The Ethics of a Spay/Neuter Policy

While the societal benefits to the spay/neuter movement seem eminently clear, I remain vexed about the ethical issues it raises. For example, this law in Dallas requires those wishing to keep an animal unaltered or “intact” (n.b.: some in the human anti-circumcision movement refer to themselves as “intactivists”) to obtain a permit. Even acknowledging the serious problems that result from unchecked proliferation of domestic animals, is it not still patent human arrogance to require a permit to let an animal retain its bodily integrity? Can we effectively address one social ill by encouraging another?  And is the animal cause advanced by such compromises?  These queries seem part and parcel of the larger incrementalist vs. abolitionist debate.

David Cassuto

7 Responses

  1. I think one thing to keep in mind in contemplating the ethics of spay/neuter is that dogs (and cats?) do not reproduce in the way that their wild counterparts do. Domesticated animals (including humans) tend to have extremely overactive, non-seasonal, virtually constant, sex drives that, if unsatisfied, are no doubt the source of as much discomfort for non-humans as for humans. Compare wolves, who (if my limited understanding is correct) live in packs in which, once a year, only the alpha pair mate and produce young, who are cared for by the rest of the pack. Spaying and neutering is only one more way to interfere with sex drives that have already been altered by breeding beyond any resemblance to natural function. (Though I guess there is always the possibility of vasectomies if you just don’t buy this).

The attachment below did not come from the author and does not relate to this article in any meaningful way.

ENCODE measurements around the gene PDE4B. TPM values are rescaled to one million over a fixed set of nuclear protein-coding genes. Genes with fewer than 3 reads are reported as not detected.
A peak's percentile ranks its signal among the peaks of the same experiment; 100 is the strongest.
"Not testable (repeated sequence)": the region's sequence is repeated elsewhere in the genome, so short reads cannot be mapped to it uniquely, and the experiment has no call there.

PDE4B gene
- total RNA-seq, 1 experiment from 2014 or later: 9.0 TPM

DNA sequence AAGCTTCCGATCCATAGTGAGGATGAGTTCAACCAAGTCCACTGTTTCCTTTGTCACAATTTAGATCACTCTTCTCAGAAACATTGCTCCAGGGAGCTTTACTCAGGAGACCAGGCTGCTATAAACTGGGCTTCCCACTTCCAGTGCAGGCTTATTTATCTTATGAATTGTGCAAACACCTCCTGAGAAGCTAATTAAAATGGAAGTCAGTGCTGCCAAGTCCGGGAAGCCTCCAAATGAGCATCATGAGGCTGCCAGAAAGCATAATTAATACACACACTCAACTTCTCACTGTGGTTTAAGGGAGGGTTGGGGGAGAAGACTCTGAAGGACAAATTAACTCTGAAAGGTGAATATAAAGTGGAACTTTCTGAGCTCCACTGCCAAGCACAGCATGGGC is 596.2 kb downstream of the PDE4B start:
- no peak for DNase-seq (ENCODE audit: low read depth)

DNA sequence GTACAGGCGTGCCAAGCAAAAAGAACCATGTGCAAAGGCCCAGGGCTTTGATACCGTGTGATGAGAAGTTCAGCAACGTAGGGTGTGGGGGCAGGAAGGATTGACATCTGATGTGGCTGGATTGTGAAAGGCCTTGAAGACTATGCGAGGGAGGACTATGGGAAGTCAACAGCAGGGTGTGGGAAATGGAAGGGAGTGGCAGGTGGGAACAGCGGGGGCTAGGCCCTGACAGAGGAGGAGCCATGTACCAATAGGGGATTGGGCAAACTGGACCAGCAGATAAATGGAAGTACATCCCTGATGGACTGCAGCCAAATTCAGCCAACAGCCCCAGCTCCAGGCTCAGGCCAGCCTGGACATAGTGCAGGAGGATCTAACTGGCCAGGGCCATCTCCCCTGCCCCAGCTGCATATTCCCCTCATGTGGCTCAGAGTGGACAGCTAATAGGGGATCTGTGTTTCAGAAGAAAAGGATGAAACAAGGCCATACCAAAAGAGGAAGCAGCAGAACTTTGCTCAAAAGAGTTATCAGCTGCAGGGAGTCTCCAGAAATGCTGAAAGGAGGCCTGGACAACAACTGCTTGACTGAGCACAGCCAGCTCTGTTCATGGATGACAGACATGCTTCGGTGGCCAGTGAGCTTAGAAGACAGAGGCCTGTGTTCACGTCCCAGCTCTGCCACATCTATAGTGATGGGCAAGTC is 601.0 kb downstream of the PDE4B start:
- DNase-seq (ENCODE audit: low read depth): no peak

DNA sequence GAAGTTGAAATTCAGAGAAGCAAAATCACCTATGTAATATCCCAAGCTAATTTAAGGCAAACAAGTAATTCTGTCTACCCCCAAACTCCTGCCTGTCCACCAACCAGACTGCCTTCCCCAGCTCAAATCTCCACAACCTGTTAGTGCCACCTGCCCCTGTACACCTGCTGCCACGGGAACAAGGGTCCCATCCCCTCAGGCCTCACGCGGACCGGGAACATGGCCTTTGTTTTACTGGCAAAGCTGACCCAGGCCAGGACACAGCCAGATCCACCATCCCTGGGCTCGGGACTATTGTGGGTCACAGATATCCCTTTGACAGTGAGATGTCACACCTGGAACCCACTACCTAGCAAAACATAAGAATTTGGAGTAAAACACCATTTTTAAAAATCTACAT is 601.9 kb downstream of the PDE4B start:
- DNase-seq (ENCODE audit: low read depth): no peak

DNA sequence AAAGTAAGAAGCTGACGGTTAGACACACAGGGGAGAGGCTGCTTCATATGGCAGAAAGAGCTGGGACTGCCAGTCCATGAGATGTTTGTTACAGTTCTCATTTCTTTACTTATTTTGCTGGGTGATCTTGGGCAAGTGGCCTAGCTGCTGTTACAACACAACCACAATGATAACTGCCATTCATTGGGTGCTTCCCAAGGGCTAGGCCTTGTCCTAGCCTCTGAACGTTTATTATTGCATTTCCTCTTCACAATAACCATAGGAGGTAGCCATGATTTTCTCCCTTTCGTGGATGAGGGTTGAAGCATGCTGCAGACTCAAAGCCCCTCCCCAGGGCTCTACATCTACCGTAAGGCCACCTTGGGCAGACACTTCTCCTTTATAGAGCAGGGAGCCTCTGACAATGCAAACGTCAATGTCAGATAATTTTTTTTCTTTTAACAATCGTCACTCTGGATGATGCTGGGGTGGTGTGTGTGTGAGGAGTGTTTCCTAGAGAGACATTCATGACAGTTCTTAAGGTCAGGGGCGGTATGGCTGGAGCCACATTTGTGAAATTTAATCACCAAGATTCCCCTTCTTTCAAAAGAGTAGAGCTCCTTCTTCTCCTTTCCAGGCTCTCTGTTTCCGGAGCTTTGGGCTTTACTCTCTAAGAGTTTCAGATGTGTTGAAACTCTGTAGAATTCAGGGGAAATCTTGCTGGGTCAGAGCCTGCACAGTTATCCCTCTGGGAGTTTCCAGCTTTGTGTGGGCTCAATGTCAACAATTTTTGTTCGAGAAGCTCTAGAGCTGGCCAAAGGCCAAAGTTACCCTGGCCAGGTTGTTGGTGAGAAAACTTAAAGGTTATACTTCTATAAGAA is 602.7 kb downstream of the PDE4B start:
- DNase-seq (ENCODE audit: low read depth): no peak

2. You can’t have it both ways. Prof. Francione in a recent post on this “blawg” urges those who can to give non-human animals a loving home. Without spaying, that home won’t be loving, happy, friendly or even necessarily safe for the animals or their human friends.

    Those who wish to let companion animals live as natural a life as possible will allow cats to roam freely, often in developed areas. The result-most are dead by age two and they haven’t had a happy or great time before their premature demise.

    My two cats are both spayed and permanently indoors. Each is sixteen, in great health, computer literate and from all appearances experiencing a rather fine quality of life as I type this in bed with one on my left and one on my right.

  3. I agree with the above comments. The biggest benefit of sterilization is that it prevents millions of unwanted animals from being born who will likely live unhappy and short lives on the street. These animals will also be responsible for the decimation of many other small natural creatures. It is clear to me that sterilization prevents much more animal suffering than it may temporarily inflict on the sterilized animal.

  4. Cats are actually still pretty much seasonal breeders and in more or less total control of their own gene pools (except for the relatively small number of pedigrees). I don’t think Prof. Cassuto was arguing against all spaying and neutering of companion animals – just against mandatory spay/neuter legislation – which can have serious unintended consequences as Nathan Winograd has demonstrated.

  5. I’m attaching links from Nathan Winograd’s blog:

  6. […] have pondered before the ethical basis for sterilizing nonhumans even as I recognize the practical necessities involved.  I continue […]

  7. This is an issue I feel very ambivalent about, too. I can’t seem to figure out which is the right thing to do. I have one problem I have with the argument that spaying/neutering prevents more animals from being born and living unhappy lives. If that (prevention of unhappy lives) justifies sterilizing animals, then it also justifies sterilizing humans. That very argument could be used to try and justify sterilizing the impoverished, for example. I don’t think many people would accept this argument when it comes to humans, so why accept it when it comes to other animals?

    On the other hand, I do realize that there are reasons for spaying/neutering pets that seems more valid. All in all, I’m still very ethically confused about this issue.

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